in·no·va·tion – The introduction of something new; a new idea, method or device – [Source – Websters].

This term has driven many to spend hours, days and years focused on drawing out something new. Some say that necessity drives innovation. The years around the World War perhaps saw some of the most intriguing advances in many different fields. But that is not to detract from advances that have cumulated over history before and after that time.

Organizations strive for competitive edge. The goal – gain or retain their dominance in their industry. To do this, defining a direction and a roadmap is absolutely critical. Nations and organizations have done this via chartering groups to focus on it.

As early as 1940, President Roosevelt created the Office of Scientific Research and Development (OSRD) to bring the best scientific minds to bear on solving critical problems that would give the US and its allies an advantage in an anticipated war. The point being that it is important part to look ahead.

However, the last thing an innovation initiative needs is a strategy. Innovation thrives on outcomes. It needs to be nimble and open to changes in context. Just imagine a corporate management style and structure placed on top of a lab! It would bring the lab to a grinding halt. The one and only thing that promotes success in the context of an Innovation lab is the delivery of value.

Of the top 25 industrial corporations in the United States in 1900, only two remained on that list at the start of the 1960s – and of the top 25 companies on the Fortune 500 in 1961, fewer than six remained in 2012. The key differentiator that allowed them to weather the change over time was their ability to change with the times and continue to deliver timely value.

So… what drives the delivery of timely value?


Ideas are the one absolutely necessary ingredient for an innovation culture. Without an idea, nothing else will happen. Therefore, incentivizing and developing a healthy funnel of ideas is very much needed.

Good questions present great answers. Asking the right questions is a must. What problem does the idea solve? Or what opportunities does the idea create? Who will want it? Will someone pay for it? How transient or permanent is the need that the idea solves? This leads to filtering ideas down to a short list.

Rapid proofing and idea prototyping are important next steps. ‘Fast fail’ is a term we hear frequently. Stated another way, we are looking to quickly determine if an idea holds value or not – and without burning an extraordinary amount of money or time.

Once this is done, industrializing ideas into sustainable products and services come next.

The environment today forces enterprises to remain focused on the short-term. However, without long-term thinking, short-term success is not possible. The rules have changed over time.  Don Braben, a physicist and honorary professor at UCL, says that scientists like Einstein and Planck who made the major discoveries in the 20th century perhaps wouldn’t have got any funding under today’s rules!

Enterprises typically charter research groups to sustain focus. Their success is characterized purely by outcomes. Nothing else matters.

The Royal Society published a report not too long ago, on collaboration and innovation in the realm of global science. Amongst other things, the report emphasizes the power of collaboration in expediting innovation and indicated the growing role of emerging economies in this realm.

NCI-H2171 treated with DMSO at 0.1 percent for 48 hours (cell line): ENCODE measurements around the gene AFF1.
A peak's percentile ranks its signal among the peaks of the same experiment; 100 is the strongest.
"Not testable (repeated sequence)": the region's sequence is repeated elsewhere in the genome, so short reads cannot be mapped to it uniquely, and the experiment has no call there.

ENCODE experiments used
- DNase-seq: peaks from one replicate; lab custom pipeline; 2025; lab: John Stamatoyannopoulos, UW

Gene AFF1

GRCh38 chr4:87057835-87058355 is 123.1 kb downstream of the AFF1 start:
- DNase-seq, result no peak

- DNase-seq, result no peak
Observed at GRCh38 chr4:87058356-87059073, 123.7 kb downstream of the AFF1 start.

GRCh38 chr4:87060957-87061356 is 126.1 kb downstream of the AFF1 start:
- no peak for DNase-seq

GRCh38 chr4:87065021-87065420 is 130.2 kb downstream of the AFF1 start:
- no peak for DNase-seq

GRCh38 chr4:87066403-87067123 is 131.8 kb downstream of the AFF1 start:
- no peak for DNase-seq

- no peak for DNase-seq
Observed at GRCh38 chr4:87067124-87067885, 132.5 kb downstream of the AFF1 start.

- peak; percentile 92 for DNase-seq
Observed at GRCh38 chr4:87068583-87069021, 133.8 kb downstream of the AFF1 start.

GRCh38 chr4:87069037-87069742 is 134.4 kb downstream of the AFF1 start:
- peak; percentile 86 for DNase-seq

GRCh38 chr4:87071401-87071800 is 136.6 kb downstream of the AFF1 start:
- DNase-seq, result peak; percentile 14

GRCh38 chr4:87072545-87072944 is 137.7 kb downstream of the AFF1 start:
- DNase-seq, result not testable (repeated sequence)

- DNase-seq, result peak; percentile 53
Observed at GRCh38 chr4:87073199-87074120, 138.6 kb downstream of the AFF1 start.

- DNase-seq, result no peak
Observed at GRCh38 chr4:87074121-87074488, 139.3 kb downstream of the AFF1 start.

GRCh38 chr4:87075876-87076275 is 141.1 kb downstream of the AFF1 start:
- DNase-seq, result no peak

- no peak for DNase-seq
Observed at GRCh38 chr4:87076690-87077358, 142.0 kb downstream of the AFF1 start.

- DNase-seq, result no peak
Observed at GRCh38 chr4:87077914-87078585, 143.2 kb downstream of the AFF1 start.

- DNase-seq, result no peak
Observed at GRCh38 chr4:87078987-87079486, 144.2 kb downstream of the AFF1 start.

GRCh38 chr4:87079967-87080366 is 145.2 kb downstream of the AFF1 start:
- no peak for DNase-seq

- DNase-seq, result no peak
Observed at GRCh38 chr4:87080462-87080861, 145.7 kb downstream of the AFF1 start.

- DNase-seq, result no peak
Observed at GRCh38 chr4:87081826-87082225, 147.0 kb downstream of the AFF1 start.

So how should an enterprise build out an innovation agenda?

What is on the agenda is less important as compared to the principles on which an agenda is based – and some of these principles are timeless and have been time-tested. Unless an agenda is built on a foundation of incubation, it will most likely (and rapidly) turn into a ‘catch-up’ exercise. If it’s already on the radar, it is too late – trends must be caught when they appear on the horizon.

A couple of important phrases that relate to innovation that in my opinion are very relevant.  One of them is ‘search and reapply’ and the other is ‘tuning mental filters frequently’ – both used frequently by a colleague I respect much.

The other aspect of an innovation agenda is how it addresses the 3Ps – Product, Process and People. In all of these dimensions, the approach adopted towards innovation outcomes must be different from the approach taken to handle routine sustenance of asset portfolios. Too many innovation initiatives fail due to the failure to recognize this separation.

Ideation, proofing and prototyping are key steps in the innovation cycle. Picking a direction, choosing what to focus on is the hardest part. The common fallacy is believing that innovation is the domain of a few. The other one being that innovation must always be groundbreaking or game-changing. Indeed, such innovation is welcome but it does come in other forms as well. Innovation can be incremental – or – it can disrupt. It can solve problems – or – it can create new products and markets.

Innovation is many times mis-associated with exploratory invention. It is not necessarily so. In fact, innovation can be – and ideally should be – multi-faceted and well rounded. Innovation must occur in small increments, in short iterations, be timely and demonstrate value. It should not follow a ‘flavor of the day’ pattern. It should not be a ‘snapshot in time’ activity. It must be pursued through the peaks and valleys of business cycles.

It is important to note that it takes time to percolate an innovation culture through the fabric of an organization and patience is a must.

So…. Let’s look outward, tune our filters frequently and reapply knowledge.

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